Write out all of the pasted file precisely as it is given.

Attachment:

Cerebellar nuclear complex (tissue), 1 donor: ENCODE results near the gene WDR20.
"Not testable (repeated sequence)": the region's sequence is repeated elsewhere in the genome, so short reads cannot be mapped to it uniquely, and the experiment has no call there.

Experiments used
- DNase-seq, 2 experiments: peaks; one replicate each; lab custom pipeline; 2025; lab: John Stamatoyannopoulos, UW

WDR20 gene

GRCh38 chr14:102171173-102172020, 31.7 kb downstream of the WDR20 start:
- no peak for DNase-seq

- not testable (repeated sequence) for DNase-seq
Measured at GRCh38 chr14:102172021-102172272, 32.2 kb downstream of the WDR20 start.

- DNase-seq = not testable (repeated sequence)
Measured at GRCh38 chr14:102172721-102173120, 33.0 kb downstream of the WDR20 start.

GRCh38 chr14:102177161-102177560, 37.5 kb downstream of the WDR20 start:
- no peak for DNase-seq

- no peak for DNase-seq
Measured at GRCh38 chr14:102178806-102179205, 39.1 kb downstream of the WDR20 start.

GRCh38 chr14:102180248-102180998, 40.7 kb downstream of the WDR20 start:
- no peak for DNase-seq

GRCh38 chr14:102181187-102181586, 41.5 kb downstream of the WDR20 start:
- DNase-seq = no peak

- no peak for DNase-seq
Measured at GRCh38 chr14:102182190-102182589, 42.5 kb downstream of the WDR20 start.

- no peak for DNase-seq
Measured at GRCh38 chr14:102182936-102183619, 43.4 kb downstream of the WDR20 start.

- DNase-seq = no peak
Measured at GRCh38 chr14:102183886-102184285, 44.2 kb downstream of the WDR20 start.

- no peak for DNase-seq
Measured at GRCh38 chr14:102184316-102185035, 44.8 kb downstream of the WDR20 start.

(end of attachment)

Cerebellar nuclear complex (tissue), 1 donor: ENCODE results near the gene WDR20.
"Not testable (repeated sequence)": the region's sequence is repeated elsewhere in the genome, so short reads cannot be mapped to it uniquely, and the experiment has no call there.

Experiments used
- DNase-seq, 2 experiments: peaks; one replicate each; lab custom pipeline; 2025; lab: John Stamatoyannopoulos, UW

WDR20 gene

GRCh38 chr14:102171173-102172020, 31.7 kb downstream of the WDR20 start:
- no peak for DNase-seq

- not testable (repeated sequence) for DNase-seq
Measured at GRCh38 chr14:102172021-102172272, 32.2 kb downstream of the WDR20 start.

- DNase-seq = not testable (repeated sequence)
Measured at GRCh38 chr14:102172721-102173120, 33.0 kb downstream of the WDR20 start.

GRCh38 chr14:102177161-102177560, 37.5 kb downstream of the WDR20 start:
- no peak for DNase-seq

- no peak for DNase-seq
Measured at GRCh38 chr14:102178806-102179205, 39.1 kb downstream of the WDR20 start.

GRCh38 chr14:102180248-102180998, 40.7 kb downstream of the WDR20 start:
- no peak for DNase-seq

GRCh38 chr14:102181187-102181586, 41.5 kb downstream of the WDR20 start:
- DNase-seq = no peak

- no peak for DNase-seq
Measured at GRCh38 chr14:102182190-102182589, 42.5 kb downstream of the WDR20 start.

- no peak for DNase-seq
Measured at GRCh38 chr14:102182936-102183619, 43.4 kb downstream of the WDR20 start.

- DNase-seq = no peak
Measured at GRCh38 chr14:102183886-102184285, 44.2 kb downstream of the WDR20 start.

- no peak for DNase-seq
Measured at GRCh38 chr14:102184316-102185035, 44.8 kb downstream of the WDR20 start.